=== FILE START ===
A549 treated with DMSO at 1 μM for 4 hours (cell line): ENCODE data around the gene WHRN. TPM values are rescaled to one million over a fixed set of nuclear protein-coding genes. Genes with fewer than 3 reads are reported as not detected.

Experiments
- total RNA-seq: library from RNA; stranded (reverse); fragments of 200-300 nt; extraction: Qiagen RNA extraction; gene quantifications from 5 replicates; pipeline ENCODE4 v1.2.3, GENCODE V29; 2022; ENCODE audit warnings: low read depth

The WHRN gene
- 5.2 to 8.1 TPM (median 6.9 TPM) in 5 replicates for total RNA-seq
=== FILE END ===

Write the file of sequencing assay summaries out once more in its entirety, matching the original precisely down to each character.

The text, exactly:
A549 treated with DMSO at 1 μM for 4 hours (cell line): ENCODE data around the gene WHRN. TPM values are rescaled to one million over a fixed set of nuclear protein-coding genes. Genes with fewer than 3 reads are reported as not detected.

Experiments
- total RNA-seq: library from RNA; stranded (reverse); fragments of 200-300 nt; extraction: Qiagen RNA extraction; gene quantifications from 5 replicates; pipeline ENCODE4 v1.2.3, GENCODE V29; 2022; ENCODE audit warnings: low read depth

The WHRN gene
- 5.2 to 8.1 TPM (median 6.9 TPM) in 5 replicates for total RNA-seq